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I understand this falls under the decision making aspect, rather than the probabilistic, but for the purposes of some work I am doing, I need the classifier to have very high precision, as I can't afford a false positive. I do not care about false negatives, and consequently, do not care about recall. Since it is currently a binary classifier, some might say to play with the decision probability threshold from its current 0.5 value, but I will eventually need to add a third class, and will therefore need to switch to 3 outputs with softmax. I am unaware of traditional methods for shifting my pipeline towards a high precision outcome, and am looking for ways to achieve this.

If it is any help, the problem is classification of 256x256 grayscale images in a domain that is very difficult to classify, according to current whitepapers in the computer vision research area.

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To make your learner cost sensitive, you can increase your training data by more "no" instances. If there are 10 times more "no" instance in your training data, the errors on "no's" will hurt much more and your learner will come up with a dicision scheme which will be biased that way. The variance on the "yes'es" will be lowered on the other hand (pay attention on overfitting here). After the training, you use your original data for testing and you should get good results here.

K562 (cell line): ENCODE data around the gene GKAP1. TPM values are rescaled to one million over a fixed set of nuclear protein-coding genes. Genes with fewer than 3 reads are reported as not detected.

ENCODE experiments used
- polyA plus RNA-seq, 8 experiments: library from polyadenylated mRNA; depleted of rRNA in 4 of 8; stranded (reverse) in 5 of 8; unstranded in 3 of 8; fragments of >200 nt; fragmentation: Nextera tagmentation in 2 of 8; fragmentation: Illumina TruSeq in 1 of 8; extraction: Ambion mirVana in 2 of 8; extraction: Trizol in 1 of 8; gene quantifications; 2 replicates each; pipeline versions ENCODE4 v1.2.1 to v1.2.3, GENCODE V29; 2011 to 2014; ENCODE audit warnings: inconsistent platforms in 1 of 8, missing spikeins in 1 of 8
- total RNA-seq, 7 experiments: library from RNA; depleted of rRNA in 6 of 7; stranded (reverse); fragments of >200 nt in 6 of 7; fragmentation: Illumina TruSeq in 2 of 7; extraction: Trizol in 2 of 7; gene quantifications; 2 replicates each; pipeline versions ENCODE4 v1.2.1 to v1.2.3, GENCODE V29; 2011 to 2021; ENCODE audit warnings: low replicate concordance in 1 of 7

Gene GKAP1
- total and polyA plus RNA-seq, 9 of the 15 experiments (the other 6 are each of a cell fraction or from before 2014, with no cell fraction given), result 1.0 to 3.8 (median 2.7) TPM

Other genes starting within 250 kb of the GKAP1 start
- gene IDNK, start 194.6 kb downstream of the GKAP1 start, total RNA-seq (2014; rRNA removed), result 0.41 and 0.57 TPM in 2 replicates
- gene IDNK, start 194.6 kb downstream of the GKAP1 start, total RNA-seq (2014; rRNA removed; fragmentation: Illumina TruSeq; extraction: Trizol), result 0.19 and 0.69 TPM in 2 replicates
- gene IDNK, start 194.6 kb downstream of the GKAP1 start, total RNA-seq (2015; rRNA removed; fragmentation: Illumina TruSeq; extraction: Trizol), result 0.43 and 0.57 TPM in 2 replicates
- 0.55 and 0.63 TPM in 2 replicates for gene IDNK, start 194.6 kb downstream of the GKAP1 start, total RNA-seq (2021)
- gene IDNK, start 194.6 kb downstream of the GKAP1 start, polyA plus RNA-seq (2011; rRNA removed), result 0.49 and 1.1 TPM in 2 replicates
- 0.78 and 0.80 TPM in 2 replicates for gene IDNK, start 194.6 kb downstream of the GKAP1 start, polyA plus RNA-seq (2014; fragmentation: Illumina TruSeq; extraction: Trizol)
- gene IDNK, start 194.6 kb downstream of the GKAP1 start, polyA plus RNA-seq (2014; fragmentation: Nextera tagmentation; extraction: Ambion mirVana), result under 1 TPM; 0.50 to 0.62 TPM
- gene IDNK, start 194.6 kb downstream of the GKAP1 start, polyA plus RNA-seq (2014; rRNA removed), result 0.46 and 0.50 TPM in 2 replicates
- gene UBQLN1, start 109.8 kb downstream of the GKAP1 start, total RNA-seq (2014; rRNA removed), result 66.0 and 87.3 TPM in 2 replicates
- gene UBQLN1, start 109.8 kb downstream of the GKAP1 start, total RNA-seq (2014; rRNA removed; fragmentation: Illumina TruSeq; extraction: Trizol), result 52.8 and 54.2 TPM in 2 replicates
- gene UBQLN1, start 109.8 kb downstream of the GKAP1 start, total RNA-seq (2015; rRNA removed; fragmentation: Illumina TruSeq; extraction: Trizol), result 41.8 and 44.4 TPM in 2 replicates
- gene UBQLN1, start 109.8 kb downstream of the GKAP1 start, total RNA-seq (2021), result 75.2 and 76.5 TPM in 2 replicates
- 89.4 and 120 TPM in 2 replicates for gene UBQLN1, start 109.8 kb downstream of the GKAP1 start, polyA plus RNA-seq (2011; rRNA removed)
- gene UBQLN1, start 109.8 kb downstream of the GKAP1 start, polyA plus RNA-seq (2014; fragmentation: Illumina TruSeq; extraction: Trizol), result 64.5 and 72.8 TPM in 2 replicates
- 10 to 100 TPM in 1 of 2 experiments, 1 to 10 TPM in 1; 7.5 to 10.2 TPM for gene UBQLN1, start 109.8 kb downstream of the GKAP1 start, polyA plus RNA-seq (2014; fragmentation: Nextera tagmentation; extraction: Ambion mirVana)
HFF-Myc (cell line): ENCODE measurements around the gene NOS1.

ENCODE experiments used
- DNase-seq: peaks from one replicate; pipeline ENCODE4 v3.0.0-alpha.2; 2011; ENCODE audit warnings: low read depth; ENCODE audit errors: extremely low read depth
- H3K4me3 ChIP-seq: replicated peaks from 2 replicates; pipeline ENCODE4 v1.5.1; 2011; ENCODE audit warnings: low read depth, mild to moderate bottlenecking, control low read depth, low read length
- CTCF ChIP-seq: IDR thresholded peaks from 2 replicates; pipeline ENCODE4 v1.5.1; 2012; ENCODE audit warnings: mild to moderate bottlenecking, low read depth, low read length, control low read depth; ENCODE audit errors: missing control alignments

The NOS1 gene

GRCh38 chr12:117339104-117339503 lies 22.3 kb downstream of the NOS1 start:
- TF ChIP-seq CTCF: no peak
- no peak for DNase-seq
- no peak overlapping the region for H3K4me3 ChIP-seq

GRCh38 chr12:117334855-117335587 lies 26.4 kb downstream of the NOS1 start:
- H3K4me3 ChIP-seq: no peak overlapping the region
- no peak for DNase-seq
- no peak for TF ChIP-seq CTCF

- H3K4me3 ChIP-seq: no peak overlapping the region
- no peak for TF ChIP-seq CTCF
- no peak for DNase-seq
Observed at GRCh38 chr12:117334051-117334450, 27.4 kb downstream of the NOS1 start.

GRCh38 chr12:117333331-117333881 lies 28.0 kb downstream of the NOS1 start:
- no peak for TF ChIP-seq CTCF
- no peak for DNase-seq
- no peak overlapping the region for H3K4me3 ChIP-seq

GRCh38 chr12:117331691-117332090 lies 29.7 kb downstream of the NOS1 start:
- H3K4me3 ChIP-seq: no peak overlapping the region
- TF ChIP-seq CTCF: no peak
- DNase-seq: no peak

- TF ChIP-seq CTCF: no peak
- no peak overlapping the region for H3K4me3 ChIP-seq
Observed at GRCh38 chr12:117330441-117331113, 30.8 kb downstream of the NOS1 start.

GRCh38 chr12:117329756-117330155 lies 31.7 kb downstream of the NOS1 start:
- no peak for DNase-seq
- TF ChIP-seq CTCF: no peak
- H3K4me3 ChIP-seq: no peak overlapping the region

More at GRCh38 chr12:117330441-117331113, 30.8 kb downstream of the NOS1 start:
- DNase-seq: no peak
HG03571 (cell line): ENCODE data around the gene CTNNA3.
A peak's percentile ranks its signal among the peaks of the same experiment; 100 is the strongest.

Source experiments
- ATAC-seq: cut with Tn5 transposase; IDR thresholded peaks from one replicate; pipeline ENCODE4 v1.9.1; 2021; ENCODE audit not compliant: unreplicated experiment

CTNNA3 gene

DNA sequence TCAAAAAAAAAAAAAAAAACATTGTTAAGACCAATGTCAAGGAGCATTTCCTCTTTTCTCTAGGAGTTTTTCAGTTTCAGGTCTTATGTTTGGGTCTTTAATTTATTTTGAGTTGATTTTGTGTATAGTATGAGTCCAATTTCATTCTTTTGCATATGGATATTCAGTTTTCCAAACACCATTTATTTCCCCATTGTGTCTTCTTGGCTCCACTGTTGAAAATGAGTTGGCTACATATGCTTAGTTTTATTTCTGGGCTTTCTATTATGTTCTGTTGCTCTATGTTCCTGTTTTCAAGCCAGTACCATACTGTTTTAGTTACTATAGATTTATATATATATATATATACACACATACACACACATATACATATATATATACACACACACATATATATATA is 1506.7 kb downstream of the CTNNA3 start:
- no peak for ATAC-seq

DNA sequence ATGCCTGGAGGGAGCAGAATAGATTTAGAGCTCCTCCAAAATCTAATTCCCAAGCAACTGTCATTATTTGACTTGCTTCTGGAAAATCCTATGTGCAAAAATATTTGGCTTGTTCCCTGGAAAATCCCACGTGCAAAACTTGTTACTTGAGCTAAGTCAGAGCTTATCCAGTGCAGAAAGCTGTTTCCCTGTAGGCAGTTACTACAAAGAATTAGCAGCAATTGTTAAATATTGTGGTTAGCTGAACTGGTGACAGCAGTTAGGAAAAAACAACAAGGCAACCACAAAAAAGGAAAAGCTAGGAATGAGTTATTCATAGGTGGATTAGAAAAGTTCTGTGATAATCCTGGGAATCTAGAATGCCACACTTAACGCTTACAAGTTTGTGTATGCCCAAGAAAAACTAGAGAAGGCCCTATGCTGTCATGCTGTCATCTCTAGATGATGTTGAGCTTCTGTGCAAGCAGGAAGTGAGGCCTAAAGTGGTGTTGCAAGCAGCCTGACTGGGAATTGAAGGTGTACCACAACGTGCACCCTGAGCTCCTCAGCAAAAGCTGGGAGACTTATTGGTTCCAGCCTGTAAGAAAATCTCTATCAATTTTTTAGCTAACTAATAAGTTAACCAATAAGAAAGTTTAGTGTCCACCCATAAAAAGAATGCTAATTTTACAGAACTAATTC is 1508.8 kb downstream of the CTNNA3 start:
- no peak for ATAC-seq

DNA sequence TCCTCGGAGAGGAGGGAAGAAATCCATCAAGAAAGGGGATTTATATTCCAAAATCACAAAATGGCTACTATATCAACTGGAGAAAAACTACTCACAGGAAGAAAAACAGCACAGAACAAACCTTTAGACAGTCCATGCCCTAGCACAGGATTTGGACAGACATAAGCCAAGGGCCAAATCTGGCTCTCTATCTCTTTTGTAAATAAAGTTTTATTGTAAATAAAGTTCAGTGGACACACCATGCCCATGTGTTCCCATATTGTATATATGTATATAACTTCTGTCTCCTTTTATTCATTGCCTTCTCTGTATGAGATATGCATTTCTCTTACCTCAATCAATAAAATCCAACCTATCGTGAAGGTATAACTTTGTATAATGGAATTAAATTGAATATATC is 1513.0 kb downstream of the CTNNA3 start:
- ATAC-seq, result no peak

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  • $\begingroup$ Interesting - the data already follows a natural imbalance...Maybe I undo the upsampling and see how this works. $\endgroup$ – imageimbalanceuser Jun 21 '19 at 18:05
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Since, in your comment to Eugen's answer, you say your data is imbalanced you might find the focal loss function useful. From the abstract of the paper

Focal Loss focuses training on a sparse set of hard examples and prevents the vast number of easy negatives from overwhelming the detector during training.

There is code available from this github.

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